Yes, the freshly renovated Janet Wallace Fine Arts Center has beautiful light and a splendid view of lush Macalester College lawns. Sure, the new art gallery is elegant, and the refurbished concert hall has lovely wood-louvered walls, comfy seats and terrific acoustics.
But maybe, just maybe, it's the free pastries and coffee that have kept Mac students buzzing through the building's sunny atrium. The freebies are set out in two shifts each morning when many of the school's 2,000 students swarm in between classes.
"I promised we'd have free food until fall break, but now there's pressure to keep it up all semester," Mac president Brian Rosenberg said ruefully as he led an informal tour of the $33.8 million renovation and expansion project. The facility's dedication ceremony is scheduled for 12:15 p.m. Friday.
The ambitious 18-month project is the first phase of a multi-year effort to transform an obsolete 1965 arts complex into a campus hub for the St. Paul liberal arts school. The airy two-story atrium, officially dubbed the Lowe Dayton Arts Commons, is the new heart of the brick-and-glass complex. It serves as a shared lobby for the school's music, visual art, theater and dance programs. The former commons area was razed to its foundations and rebuilt, while other elements of the older facility were renovated and expanded. Additional areas will be updated as money permits.
The new spaces include the Law Warschaw Gallery, a glass-and-white-walled exhibition hall adjacent to the atrium. The 317-seat Mairs Concert Hall got a bigger stage, reconfigured seating and updated acoustics; behind it are new rehearsal rooms for vocal and instrumental ensembles. Art history classrooms were spiffed up, too.
The atrium's modernist aesthetic is elegant, functional and often economical, as well. Rather than skylights, which lose heat and often leak, the atrium has a window wall and clerestory windows that flood the space with natural light. The gallery's gleaming charcoal floor looks like stone, but is inexpensive polished concrete. Strips of wood artfully hide acoustic panels on the ceiling and wrap down the walls, where their narrow panels repeat the slender ribs of the balcony railings.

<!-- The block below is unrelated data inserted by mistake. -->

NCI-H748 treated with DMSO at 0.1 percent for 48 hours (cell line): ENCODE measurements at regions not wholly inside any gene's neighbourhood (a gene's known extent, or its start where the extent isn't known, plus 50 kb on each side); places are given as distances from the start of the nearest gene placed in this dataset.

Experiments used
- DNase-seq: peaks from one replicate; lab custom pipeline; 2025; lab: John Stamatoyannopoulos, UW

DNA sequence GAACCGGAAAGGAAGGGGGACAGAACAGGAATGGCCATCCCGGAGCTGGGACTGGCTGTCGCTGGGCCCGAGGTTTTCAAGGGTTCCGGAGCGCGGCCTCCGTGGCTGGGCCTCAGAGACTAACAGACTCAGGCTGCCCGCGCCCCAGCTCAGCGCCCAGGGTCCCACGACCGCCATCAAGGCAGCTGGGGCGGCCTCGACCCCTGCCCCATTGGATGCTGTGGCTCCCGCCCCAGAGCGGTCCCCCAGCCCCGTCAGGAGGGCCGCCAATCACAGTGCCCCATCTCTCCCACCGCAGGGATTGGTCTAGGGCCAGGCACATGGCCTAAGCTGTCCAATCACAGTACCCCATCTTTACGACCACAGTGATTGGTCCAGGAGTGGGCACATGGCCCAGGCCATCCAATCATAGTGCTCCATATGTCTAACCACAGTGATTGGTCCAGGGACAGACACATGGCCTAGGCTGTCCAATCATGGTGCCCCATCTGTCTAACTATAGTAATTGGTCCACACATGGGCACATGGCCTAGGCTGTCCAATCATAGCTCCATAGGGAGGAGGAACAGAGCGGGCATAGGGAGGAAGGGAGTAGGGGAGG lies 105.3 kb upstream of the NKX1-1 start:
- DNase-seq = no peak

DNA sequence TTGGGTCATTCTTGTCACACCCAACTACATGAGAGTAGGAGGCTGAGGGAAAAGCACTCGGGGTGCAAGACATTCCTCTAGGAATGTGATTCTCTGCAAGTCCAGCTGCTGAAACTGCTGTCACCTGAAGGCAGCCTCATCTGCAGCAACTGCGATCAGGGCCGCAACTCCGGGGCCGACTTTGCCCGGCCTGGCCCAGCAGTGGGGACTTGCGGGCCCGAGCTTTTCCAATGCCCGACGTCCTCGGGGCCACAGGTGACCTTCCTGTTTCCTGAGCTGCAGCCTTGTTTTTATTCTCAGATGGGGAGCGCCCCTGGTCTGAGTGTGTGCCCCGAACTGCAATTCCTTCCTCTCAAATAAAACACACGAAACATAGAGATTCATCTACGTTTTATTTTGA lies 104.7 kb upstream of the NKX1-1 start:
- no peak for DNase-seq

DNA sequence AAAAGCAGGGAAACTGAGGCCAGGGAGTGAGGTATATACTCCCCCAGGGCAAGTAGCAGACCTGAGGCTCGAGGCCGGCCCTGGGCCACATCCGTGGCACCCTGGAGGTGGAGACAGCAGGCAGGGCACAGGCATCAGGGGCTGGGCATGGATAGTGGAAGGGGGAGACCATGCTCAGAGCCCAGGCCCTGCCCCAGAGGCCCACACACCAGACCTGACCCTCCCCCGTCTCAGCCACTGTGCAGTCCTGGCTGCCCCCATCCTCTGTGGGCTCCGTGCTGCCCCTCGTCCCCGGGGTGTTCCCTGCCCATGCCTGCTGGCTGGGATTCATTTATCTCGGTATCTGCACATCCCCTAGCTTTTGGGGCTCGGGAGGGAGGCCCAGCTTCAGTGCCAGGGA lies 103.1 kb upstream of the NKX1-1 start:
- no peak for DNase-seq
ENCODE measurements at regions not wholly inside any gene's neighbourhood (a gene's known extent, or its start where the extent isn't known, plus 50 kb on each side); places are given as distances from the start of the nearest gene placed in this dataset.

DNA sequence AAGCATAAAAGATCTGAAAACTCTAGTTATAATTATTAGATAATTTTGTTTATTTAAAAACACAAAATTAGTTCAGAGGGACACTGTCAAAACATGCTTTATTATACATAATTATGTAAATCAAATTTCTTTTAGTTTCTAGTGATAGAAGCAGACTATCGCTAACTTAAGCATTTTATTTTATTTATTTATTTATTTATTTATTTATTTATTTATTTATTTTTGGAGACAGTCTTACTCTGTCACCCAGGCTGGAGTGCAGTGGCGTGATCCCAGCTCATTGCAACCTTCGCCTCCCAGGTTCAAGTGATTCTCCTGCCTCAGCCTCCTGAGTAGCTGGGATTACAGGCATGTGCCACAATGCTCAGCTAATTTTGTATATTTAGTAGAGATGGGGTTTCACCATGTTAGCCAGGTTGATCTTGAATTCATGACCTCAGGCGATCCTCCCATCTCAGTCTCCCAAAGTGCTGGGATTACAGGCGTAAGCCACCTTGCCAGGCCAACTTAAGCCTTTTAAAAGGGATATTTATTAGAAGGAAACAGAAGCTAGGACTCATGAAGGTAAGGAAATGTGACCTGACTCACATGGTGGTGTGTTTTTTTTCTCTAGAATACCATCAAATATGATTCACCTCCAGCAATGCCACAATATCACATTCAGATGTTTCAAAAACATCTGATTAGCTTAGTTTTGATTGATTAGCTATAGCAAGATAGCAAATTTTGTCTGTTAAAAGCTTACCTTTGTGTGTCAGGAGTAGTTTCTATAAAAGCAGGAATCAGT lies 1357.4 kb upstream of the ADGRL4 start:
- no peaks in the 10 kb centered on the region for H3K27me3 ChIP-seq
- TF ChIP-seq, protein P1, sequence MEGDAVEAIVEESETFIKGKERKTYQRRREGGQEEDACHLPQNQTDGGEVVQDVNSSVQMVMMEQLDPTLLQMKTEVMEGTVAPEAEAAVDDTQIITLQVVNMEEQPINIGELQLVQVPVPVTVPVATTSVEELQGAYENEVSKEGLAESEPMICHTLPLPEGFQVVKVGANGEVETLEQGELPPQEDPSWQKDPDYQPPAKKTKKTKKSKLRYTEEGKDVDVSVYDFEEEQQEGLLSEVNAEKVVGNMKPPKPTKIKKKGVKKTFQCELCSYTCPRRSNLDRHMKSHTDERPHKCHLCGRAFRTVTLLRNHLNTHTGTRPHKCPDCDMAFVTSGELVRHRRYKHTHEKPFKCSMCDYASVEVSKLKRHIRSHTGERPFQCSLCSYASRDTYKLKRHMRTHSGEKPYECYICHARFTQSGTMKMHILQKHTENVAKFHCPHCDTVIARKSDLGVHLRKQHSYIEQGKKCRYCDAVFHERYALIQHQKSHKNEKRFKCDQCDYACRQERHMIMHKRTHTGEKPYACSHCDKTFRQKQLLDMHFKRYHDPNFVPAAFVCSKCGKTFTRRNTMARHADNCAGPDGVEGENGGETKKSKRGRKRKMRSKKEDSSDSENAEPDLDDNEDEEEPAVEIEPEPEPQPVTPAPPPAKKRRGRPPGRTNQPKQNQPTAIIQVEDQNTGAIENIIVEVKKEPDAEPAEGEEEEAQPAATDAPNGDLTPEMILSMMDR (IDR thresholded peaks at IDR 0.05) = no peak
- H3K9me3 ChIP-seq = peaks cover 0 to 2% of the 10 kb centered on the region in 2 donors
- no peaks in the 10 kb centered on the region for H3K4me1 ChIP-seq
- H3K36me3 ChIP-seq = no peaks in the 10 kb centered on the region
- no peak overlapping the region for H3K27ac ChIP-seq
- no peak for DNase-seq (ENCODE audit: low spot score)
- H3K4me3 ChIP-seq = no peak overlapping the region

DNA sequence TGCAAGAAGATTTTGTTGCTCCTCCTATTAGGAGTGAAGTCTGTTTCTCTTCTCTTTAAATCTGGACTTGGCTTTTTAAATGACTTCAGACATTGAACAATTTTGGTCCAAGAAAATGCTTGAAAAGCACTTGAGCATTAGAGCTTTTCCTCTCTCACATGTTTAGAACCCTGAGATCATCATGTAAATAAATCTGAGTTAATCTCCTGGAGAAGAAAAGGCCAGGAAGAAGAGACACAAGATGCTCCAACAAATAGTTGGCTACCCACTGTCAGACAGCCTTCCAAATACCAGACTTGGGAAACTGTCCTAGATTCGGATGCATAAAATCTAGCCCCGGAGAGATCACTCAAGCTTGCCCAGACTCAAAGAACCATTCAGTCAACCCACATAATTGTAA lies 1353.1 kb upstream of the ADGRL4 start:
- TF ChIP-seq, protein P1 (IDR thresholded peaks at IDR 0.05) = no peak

"We decided not to use expensive glass panels in the balcony rails," said architect Tim Carl of the Minneapolis firm HGA, who designed the project. "We wanted to use wood to warm up the room, and this way the wood grille serves as an acoustic baffle and an echo of the black-steel rails, too."
Next up, pending approval by the college's board, will be a much-needed redo of the outmoded studio arts building.Assuming it gets the expected go-ahead, that project is booked for completion in January 2014.
To launch the new art gallery, Macalester art history professor Joanna Inglot turned to internationally known Minneapolis conceptual artist Harriet Bart for a show called "Between Echo and Silence." Bart's serene sculptures, drawings and book-inspired objects fit the new gallery both aesthetically and philosophically. They are, loosely speaking, about memory and loss.
"Harriet is one of the most distinguished artists working in the Twin Cities, and her pristine designs complement the beauty and simplicity of the gallery," said Inglot. "Also, we are in a time of war and meditating about what that means to us as a country, so her work on war is important for our students." "Requiem," for example, consists of seven long paper scrolls on which Bart has written the names of more than 4,000 U.S. soldiers killed in the Iraq war. Beneath a display of military ID tags, arranged in the silhouette of Afghanistan, another sculpture records the names and death dates of more than 2,000 Americans who have died there.
Other works involve poetry, broken words, polished vessels and pendulums -- a recurrent symbol of time, place and rectitude in Bart's work.
"These are my poems: odes in steel, elegies in smoke," Bart said as she finished installing the show.
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